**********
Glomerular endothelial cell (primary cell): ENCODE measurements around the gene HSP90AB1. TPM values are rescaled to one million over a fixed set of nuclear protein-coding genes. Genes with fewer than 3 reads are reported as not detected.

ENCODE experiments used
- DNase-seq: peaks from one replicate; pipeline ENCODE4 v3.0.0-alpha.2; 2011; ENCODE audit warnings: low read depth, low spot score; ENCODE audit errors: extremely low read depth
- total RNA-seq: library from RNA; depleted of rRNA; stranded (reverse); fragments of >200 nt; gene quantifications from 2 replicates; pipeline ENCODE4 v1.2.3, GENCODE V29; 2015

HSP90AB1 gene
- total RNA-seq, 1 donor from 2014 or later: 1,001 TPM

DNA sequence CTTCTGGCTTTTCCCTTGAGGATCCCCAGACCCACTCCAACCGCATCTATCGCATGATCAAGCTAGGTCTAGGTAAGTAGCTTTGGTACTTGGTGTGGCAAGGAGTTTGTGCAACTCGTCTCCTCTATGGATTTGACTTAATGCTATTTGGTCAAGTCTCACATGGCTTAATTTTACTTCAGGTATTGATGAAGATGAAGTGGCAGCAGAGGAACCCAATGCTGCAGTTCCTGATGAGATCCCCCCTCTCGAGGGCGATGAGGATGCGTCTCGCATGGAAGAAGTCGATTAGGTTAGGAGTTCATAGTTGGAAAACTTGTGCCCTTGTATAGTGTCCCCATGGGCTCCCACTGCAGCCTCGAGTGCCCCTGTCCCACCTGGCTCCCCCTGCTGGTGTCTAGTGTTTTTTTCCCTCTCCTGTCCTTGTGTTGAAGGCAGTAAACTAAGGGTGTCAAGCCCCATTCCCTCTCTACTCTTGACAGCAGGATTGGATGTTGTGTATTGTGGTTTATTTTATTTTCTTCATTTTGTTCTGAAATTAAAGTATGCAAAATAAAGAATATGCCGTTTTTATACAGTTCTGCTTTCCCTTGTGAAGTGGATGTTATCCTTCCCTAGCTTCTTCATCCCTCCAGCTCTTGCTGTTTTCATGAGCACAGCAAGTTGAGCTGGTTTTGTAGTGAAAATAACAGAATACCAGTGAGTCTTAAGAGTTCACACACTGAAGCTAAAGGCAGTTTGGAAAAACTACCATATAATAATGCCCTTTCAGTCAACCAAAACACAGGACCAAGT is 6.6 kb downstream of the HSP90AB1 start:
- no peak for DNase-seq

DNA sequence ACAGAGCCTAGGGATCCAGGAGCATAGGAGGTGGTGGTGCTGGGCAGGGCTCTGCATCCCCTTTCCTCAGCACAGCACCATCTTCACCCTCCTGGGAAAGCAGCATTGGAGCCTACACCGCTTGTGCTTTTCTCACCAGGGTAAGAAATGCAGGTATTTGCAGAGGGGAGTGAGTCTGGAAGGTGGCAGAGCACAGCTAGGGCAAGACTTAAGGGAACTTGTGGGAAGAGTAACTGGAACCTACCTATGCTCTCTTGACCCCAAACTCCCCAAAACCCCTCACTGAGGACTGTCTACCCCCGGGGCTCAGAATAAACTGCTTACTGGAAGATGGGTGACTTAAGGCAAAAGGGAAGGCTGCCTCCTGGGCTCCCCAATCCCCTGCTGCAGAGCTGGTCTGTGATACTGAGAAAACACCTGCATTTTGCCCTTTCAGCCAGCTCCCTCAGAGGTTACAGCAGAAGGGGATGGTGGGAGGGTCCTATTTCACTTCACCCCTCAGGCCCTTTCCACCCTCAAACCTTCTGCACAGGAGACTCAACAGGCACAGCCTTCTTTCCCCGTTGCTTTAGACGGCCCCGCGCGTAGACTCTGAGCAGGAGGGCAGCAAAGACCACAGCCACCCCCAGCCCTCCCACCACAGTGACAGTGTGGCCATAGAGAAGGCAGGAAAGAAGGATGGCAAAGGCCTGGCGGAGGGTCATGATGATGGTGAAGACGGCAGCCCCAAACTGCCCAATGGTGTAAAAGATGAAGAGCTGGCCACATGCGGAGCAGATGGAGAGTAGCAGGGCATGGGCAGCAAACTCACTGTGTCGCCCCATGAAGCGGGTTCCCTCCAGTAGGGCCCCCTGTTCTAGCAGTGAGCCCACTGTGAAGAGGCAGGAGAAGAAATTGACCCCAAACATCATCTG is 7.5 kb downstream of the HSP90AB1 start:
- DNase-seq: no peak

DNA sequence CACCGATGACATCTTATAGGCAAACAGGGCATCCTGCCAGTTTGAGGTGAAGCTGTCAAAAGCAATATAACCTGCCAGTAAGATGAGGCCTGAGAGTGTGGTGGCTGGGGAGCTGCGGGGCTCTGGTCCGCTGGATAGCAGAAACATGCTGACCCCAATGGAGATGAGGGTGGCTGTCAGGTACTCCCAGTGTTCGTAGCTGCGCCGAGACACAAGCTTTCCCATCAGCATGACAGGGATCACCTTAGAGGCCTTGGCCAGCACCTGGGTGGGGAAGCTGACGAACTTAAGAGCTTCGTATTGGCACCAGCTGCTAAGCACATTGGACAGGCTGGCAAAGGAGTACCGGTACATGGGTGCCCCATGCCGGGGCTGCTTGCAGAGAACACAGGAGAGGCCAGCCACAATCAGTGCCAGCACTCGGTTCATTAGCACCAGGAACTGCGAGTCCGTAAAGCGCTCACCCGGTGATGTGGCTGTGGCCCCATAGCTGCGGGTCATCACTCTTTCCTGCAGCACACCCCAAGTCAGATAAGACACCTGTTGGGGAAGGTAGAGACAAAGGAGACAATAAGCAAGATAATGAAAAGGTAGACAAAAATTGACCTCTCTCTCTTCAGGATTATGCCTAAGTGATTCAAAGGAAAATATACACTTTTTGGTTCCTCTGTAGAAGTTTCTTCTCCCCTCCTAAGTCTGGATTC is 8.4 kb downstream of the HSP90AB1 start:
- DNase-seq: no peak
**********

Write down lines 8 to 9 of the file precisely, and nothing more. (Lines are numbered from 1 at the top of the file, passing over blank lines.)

- no peak for DNase-seq

DNA sequence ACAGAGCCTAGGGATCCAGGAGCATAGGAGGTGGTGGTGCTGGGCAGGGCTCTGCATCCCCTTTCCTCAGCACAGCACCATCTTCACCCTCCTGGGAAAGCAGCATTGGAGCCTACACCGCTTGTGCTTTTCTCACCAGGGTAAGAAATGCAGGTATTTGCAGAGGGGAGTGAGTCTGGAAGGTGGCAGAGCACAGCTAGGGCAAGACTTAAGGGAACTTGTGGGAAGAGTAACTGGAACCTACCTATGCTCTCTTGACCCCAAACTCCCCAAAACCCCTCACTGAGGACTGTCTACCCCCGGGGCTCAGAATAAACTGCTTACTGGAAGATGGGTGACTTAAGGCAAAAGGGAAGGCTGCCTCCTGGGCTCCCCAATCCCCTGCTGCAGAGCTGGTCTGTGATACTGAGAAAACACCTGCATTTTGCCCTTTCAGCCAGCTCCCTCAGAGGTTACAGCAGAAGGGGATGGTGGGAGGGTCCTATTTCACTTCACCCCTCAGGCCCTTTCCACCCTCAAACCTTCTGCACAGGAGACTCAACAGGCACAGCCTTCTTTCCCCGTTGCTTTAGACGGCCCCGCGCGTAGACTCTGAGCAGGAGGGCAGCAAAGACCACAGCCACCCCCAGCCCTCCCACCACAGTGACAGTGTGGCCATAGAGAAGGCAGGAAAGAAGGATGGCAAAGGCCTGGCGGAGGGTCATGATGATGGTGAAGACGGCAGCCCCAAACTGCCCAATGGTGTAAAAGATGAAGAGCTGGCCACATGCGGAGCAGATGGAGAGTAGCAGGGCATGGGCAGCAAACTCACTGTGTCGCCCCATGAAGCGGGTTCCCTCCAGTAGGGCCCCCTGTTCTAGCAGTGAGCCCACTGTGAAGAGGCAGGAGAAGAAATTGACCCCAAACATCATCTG is 7.5 kb downstream of the HSP90AB1 start: